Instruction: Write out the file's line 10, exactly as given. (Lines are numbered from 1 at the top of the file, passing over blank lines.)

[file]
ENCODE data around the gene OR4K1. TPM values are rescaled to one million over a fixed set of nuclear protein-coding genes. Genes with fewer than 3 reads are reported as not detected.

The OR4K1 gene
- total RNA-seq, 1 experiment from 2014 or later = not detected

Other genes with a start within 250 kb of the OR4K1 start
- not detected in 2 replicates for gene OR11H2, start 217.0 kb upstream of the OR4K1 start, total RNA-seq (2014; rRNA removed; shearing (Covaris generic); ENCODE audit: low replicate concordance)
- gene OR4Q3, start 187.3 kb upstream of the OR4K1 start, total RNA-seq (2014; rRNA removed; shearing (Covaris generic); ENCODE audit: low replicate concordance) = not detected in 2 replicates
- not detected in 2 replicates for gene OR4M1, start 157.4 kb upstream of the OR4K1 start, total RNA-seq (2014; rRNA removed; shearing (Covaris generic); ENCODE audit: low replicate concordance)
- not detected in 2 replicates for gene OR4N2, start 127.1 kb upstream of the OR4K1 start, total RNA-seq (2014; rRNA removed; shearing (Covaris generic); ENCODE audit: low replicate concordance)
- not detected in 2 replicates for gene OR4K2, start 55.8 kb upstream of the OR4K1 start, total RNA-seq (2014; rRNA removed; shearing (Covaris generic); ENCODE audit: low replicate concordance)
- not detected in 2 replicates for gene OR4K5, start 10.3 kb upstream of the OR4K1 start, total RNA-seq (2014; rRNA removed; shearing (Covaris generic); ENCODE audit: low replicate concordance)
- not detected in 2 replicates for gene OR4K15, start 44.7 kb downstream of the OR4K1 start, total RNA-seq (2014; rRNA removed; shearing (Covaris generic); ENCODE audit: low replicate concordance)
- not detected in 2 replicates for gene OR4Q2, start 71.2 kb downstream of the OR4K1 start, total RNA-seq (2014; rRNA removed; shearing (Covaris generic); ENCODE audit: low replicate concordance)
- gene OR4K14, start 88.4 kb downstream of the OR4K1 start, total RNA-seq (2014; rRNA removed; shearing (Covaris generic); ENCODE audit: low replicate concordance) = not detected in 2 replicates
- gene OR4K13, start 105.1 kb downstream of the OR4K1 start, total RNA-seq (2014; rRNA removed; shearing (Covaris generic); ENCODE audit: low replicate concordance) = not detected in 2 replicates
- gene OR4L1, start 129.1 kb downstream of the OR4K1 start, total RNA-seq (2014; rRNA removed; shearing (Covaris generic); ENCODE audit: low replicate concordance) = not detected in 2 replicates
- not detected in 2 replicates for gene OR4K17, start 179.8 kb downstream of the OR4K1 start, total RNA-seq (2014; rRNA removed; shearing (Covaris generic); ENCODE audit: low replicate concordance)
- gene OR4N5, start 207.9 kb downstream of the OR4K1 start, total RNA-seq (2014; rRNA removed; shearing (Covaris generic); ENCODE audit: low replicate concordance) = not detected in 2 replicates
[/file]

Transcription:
- not detected in 2 replicates for gene OR4K5, start 10.3 kb upstream of the OR4K1 start, total RNA-seq (2014; rRNA removed; shearing (Covaris generic); ENCODE audit: low replicate concordance)